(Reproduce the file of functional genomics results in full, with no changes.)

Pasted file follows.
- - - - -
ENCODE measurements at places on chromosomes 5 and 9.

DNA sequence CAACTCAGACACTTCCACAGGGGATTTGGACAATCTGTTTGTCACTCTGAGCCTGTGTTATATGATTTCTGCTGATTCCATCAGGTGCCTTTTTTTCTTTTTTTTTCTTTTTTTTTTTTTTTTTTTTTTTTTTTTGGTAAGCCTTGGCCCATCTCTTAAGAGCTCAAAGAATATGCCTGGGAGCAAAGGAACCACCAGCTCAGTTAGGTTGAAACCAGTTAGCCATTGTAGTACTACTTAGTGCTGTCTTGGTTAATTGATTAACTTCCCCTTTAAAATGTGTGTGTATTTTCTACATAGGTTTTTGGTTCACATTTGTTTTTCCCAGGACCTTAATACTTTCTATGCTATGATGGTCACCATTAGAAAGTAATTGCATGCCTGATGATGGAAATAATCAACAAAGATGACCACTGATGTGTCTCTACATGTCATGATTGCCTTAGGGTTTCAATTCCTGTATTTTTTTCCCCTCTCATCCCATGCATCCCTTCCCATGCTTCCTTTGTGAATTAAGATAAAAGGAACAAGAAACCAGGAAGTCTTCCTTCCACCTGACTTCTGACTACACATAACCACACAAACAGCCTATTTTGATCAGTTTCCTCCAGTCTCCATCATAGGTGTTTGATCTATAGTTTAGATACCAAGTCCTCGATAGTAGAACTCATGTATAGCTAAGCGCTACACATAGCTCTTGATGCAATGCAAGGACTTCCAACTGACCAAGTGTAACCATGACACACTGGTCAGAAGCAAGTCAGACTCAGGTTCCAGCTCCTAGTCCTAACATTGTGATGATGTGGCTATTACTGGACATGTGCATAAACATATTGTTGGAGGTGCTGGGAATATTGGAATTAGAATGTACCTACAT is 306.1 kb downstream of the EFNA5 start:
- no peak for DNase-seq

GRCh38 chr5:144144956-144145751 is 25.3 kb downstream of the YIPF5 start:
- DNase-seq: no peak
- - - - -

ENCODE measurements at places on chromosomes 5 and 9.

DNA sequence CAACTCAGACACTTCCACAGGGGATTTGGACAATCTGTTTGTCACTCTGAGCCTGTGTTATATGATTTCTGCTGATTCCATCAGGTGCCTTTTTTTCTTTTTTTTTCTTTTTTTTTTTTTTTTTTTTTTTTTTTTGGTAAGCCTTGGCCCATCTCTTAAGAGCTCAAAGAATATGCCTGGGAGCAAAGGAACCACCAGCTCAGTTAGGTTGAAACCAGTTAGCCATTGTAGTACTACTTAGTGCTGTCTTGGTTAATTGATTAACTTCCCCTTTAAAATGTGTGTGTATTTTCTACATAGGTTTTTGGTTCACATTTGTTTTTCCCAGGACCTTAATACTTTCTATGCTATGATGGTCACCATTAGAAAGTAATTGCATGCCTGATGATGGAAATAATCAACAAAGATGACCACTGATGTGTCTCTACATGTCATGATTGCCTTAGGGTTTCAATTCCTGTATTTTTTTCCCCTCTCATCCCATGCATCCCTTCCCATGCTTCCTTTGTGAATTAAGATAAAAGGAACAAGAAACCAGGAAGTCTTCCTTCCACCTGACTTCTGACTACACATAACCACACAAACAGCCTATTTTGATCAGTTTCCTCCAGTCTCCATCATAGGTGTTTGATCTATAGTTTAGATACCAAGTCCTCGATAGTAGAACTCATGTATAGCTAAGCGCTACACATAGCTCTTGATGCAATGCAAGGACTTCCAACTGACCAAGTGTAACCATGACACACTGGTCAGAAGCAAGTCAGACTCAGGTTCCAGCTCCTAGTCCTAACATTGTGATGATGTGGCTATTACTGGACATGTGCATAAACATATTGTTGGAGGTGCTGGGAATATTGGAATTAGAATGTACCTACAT is 306.1 kb downstream of the EFNA5 start:
- no peak for DNase-seq

GRCh38 chr5:144144956-144145751 is 25.3 kb downstream of the YIPF5 start:
- DNase-seq: no peak